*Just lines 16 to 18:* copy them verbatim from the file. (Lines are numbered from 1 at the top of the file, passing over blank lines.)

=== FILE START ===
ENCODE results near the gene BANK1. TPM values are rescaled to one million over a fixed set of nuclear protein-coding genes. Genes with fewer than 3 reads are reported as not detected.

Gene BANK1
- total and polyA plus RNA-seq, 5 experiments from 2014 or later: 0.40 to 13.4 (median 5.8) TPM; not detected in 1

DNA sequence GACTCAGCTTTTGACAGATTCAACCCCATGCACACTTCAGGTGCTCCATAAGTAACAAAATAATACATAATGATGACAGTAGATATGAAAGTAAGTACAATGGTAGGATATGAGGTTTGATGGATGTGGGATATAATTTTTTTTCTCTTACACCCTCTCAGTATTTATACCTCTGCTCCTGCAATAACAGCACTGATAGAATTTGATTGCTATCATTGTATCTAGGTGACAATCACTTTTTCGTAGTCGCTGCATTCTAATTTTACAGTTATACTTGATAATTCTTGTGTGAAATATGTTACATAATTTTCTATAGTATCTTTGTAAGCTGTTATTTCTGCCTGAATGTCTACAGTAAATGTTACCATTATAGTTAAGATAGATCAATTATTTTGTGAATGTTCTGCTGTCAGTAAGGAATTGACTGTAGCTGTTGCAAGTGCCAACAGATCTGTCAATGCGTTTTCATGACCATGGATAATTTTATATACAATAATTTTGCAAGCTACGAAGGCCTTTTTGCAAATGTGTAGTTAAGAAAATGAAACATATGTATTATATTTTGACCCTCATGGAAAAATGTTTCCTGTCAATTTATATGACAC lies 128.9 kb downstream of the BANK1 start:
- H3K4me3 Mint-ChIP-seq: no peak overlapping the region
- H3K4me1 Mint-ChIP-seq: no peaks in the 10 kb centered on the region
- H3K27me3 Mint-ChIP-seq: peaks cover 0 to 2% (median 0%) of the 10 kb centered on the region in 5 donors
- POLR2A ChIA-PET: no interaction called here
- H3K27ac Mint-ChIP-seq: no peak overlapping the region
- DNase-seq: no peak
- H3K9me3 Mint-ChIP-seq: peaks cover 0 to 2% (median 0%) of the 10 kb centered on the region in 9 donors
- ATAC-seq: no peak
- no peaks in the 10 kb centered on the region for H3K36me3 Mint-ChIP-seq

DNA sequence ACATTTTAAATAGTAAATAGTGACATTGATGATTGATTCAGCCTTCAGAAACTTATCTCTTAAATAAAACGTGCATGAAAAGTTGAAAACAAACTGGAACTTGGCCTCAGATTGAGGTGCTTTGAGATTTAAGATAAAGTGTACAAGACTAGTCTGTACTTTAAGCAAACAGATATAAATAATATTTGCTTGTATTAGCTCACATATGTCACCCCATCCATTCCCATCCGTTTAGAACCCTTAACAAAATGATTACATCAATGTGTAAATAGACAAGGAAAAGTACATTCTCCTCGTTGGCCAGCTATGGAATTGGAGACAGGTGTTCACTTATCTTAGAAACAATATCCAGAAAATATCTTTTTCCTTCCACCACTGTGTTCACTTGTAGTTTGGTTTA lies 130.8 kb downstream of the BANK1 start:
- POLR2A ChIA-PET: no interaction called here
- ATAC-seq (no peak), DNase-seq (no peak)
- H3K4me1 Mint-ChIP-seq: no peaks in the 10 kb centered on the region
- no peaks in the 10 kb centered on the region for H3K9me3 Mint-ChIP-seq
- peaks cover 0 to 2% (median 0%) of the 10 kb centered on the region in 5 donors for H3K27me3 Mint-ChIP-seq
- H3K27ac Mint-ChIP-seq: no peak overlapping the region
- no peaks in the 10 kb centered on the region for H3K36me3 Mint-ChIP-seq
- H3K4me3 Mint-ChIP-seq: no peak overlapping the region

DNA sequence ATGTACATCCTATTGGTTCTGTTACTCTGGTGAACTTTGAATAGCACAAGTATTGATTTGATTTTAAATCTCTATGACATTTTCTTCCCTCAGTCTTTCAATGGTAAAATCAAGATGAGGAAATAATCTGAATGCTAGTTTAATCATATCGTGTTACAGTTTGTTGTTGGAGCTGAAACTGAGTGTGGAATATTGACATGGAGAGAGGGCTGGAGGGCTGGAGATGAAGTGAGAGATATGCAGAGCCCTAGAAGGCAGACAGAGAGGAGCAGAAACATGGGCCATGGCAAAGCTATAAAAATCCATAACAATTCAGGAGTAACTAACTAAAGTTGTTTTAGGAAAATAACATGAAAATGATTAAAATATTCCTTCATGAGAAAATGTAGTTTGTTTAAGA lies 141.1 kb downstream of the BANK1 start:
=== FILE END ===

- ATAC-seq (no peak), DNase-seq (no peak)
- H3K4me1 Mint-ChIP-seq: no peaks in the 10 kb centered on the region
- no peaks in the 10 kb centered on the region for H3K9me3 Mint-ChIP-seq